For an indefinite period of time after consummation of our initial business combination, the prospects for our success may depend entirely on the future performance of a single business. Unlike other entities that have the resources to complete business combinations with multiple entities in one or several industries, it is probable that we will not have the resources to diversify our operations and mitigate the risks of being in a single line of business. By consummating our initial business combination with only a single entity, our lack of diversification may:

subject us to negative economic, competitive and regulatory developments, any or all of which may have a substantial adverse impact on the particular industry in which we operate after our initial business combination, and
cause us to depend on the marketing and sale of a single product or limited number of products or services.

Limited ability to evaluate the target’s management team

Although we intend to closely scrutinize the management of a prospective target business when evaluating the desirability of effecting our initial business combination with that business, our assessment of the target business’ management may not prove to be correct. The future role of members of our management team, if any, in the target business cannot presently be stated with any certainty. Consequently, members of our management team may not become a part of the target’s management team, and the future management may not have the necessary skills, qualifications or abilities to manage a public company. Further, it is also not certain whether one or more of our directors will remain associated in some capacity with us following our initial business combination. Moreover, members of our management team may not have significant experience or knowledge relating to the operations of the particular target business. Our key personnel may not remain in senior management or advisory positions with the combined company. The determination as to whether any of our key personnel will remain with the combined company will be made at the time of our initial business combination.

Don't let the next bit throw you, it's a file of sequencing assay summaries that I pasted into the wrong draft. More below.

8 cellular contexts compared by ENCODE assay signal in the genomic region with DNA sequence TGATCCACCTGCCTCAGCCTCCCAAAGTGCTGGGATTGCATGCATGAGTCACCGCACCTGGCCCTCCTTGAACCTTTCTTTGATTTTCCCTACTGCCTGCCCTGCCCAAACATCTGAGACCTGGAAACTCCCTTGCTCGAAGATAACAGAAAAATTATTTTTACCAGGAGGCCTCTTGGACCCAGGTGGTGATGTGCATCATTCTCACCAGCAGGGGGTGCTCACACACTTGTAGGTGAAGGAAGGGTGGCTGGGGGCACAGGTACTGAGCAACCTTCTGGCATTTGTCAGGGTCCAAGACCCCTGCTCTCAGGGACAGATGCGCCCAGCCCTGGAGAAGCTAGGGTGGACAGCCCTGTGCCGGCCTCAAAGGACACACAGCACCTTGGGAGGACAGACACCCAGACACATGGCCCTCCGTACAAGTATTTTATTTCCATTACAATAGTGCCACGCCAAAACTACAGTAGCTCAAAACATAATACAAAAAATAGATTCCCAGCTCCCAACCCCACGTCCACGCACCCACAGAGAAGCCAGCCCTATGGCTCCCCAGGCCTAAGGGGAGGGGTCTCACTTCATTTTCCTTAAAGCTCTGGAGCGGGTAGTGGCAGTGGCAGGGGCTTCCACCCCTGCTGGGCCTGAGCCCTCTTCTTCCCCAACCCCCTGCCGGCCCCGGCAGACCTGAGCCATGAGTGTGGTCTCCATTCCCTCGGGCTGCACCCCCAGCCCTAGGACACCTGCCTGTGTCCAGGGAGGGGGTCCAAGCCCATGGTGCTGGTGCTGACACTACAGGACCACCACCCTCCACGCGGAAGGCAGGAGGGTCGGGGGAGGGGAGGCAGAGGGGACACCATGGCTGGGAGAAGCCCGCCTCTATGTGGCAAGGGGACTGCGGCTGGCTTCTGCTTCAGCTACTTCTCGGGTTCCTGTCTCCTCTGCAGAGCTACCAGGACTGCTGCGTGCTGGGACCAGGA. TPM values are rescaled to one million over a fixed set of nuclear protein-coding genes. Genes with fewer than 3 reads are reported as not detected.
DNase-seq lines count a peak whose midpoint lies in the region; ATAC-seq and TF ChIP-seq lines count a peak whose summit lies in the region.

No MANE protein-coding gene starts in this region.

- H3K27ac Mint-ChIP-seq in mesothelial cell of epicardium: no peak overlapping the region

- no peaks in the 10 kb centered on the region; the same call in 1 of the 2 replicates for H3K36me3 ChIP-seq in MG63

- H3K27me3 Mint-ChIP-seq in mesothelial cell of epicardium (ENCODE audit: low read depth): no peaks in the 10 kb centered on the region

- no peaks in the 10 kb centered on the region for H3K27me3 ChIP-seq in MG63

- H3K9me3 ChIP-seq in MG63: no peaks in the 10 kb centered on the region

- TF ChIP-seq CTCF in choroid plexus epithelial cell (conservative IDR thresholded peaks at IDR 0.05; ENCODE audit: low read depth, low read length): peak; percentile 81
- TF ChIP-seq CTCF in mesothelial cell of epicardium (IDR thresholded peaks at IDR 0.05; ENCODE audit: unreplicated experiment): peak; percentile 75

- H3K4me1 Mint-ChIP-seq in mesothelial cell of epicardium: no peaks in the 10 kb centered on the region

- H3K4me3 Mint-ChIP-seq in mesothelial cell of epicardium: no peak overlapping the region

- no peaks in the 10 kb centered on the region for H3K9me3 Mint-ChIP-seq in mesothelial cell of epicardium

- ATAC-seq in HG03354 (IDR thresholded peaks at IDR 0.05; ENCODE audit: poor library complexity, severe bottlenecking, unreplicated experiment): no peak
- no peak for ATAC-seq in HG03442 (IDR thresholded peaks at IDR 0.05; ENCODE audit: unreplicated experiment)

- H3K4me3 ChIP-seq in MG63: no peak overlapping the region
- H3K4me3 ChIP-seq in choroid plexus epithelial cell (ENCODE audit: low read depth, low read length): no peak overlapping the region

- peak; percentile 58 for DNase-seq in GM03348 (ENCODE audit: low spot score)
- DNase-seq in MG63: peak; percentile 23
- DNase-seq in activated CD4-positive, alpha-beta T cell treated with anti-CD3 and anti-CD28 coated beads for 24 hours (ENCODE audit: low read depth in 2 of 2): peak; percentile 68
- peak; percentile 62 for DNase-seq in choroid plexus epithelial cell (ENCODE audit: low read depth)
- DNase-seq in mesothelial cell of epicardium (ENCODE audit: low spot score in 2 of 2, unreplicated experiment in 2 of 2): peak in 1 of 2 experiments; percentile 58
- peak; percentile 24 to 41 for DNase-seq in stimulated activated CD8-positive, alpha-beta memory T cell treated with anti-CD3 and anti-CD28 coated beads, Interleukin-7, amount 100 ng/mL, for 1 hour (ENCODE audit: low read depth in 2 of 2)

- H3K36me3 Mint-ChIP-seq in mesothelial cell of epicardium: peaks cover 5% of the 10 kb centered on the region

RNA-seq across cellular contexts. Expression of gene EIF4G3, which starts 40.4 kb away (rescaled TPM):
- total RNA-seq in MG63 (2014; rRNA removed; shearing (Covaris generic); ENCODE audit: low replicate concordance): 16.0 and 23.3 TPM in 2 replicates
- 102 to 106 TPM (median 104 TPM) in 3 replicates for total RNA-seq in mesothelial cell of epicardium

Following our initial business combination, we may seek to recruit additional managers to supplement the incumbent management of the target business. We may not have the ability to recruit additional managers, or that additional managers will have the requisite skills, knowledge or experience necessary to enhance the incumbent management.

Shareholders may not have the ability to approve our initial business combination

We intend to conduct redemptions without a shareholder vote pursuant to the tender offer rules of the SEC. Therefore we do not intend to seek shareholder approval before we effect our initial business combination as not all business combinations require shareholder approval under applicable state law.

However, we will seek shareholder approval, if it is required by law, or we may decide to seek shareholder approval for business or other legal reasons. Presented in the table below is a graphic explanation of the types of initial business combinations we may consider and whether shareholder approval would be required under the Companies Act for each such transaction.

 
Type of Transaction   Whether Shareholder
Approval is Required
Purchase of assets   No
Purchase of shares of target not involving a merger with the company   No
Merger of target with a subsidiary of the company   No
Merger of the company with a target   Yes

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Permitted purchases of our securities